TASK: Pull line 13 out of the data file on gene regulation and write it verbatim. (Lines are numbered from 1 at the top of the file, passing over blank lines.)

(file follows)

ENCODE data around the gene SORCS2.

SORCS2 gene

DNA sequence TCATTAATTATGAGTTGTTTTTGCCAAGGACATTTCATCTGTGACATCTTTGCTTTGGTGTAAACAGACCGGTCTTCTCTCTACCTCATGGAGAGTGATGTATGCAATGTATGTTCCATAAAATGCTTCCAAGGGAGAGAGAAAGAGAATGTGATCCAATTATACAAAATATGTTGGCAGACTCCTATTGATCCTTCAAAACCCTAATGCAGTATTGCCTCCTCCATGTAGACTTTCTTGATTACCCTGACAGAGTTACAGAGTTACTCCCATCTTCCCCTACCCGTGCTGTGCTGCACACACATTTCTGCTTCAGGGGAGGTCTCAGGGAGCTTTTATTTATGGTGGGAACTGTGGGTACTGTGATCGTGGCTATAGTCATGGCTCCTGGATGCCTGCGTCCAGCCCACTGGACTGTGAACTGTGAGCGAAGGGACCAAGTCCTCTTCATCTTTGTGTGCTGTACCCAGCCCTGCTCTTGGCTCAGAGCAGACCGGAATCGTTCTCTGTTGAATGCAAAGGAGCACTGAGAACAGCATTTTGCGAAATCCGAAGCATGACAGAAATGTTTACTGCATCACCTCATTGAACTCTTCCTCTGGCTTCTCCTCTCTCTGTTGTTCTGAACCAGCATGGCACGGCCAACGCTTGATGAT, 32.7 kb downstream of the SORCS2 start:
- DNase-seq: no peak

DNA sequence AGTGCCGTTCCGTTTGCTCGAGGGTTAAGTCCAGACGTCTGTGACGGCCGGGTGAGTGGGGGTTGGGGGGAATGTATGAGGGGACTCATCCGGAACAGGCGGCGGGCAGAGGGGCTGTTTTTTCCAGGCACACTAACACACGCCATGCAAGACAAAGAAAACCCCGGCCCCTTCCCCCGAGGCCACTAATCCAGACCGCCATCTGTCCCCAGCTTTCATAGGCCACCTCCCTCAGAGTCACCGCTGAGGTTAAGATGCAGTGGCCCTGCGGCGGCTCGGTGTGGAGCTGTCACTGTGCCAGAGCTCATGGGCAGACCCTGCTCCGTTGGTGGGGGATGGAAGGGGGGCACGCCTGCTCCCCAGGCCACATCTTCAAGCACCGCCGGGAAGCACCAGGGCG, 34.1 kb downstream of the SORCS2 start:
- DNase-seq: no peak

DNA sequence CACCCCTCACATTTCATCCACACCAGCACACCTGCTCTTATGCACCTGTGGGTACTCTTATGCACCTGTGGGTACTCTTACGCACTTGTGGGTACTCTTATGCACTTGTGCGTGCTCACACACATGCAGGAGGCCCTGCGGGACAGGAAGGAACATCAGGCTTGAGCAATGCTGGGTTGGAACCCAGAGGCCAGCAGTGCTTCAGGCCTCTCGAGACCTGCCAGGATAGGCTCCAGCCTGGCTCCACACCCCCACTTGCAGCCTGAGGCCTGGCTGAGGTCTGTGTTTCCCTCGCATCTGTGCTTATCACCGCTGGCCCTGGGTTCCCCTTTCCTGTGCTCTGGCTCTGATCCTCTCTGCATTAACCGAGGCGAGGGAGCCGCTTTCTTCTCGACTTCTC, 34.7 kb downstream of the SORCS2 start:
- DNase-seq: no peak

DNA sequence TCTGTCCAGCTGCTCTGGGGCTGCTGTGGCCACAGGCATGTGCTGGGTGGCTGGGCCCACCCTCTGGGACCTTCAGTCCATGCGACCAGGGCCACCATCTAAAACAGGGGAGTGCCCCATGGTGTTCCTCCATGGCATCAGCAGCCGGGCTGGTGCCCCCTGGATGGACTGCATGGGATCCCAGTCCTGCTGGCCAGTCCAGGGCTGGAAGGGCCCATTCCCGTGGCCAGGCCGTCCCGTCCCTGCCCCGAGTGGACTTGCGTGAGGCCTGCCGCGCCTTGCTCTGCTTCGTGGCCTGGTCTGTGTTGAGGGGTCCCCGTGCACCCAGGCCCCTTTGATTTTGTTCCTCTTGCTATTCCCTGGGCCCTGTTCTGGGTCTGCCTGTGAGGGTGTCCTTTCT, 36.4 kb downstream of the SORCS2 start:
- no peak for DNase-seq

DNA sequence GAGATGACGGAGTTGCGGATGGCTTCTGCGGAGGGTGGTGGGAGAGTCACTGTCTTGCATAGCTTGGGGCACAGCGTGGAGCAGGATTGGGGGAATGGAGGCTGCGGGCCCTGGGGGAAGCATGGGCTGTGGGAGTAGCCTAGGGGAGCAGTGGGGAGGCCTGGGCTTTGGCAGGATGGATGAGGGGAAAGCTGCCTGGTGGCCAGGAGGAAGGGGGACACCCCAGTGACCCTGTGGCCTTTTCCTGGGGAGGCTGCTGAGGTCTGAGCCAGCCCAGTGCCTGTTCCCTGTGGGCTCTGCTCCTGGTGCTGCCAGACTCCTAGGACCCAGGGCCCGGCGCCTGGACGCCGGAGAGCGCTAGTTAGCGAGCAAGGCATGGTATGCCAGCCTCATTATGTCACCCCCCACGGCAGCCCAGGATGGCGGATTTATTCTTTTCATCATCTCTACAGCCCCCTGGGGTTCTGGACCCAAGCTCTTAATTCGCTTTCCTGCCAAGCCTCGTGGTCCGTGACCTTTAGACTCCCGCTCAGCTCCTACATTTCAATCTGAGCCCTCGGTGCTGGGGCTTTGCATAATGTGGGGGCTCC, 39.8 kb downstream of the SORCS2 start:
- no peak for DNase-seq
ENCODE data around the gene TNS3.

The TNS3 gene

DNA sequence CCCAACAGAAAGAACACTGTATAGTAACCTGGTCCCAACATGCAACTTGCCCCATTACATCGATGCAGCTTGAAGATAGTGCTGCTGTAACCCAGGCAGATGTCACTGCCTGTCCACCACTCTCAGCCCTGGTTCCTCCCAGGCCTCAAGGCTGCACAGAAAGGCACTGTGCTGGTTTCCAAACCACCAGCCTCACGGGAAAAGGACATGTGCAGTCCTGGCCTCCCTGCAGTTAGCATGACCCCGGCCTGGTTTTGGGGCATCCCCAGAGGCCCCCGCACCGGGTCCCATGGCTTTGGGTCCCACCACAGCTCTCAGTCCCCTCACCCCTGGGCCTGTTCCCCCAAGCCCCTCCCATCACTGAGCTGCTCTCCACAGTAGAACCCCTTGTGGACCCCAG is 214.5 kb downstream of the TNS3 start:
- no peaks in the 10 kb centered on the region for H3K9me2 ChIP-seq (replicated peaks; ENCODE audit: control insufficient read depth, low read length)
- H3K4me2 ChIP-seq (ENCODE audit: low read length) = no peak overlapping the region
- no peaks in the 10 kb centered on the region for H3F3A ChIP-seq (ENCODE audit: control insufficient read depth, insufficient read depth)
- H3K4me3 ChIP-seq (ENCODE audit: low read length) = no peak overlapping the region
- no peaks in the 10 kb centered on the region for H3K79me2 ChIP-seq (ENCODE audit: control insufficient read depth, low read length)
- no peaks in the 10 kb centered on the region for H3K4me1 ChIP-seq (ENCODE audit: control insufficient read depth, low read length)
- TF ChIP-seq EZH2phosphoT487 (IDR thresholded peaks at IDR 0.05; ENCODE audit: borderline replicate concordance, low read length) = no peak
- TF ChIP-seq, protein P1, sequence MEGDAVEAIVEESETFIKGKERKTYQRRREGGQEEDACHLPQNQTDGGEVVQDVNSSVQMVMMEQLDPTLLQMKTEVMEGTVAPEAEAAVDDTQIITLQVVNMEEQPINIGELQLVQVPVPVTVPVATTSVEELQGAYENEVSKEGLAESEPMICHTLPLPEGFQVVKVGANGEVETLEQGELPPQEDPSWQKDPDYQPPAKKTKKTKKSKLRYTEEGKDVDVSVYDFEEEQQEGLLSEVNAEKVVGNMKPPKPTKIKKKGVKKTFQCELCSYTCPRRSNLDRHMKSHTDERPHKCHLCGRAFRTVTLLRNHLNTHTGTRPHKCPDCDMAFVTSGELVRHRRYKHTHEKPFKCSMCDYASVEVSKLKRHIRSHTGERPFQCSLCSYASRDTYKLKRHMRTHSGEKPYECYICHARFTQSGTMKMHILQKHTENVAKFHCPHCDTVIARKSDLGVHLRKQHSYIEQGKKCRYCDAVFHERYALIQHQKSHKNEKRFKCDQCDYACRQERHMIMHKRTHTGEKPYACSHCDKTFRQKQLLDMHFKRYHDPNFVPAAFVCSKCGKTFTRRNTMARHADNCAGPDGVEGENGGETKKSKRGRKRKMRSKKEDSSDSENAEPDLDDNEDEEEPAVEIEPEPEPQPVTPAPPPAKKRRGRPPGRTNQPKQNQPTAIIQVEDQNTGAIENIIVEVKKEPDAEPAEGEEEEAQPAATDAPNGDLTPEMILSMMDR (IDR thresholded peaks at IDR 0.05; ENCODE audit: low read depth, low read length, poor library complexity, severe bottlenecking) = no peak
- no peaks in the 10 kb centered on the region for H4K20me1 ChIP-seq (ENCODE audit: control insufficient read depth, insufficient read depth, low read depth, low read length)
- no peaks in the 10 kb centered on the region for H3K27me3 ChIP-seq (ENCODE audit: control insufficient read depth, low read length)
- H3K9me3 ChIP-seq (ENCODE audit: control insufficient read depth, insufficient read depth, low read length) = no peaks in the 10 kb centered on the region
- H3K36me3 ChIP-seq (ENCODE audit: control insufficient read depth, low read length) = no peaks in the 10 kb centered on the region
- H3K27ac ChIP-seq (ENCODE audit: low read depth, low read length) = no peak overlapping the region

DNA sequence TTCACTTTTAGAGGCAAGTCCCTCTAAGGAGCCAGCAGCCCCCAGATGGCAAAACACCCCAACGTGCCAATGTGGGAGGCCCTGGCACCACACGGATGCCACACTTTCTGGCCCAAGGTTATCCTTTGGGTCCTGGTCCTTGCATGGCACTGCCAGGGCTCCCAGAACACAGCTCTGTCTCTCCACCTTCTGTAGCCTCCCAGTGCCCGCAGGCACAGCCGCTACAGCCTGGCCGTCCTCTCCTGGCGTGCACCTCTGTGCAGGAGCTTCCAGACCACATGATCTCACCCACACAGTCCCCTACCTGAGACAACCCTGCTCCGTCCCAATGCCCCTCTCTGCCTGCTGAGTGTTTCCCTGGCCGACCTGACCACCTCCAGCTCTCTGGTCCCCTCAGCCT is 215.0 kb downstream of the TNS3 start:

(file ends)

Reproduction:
ENCODE data around the gene TNS3.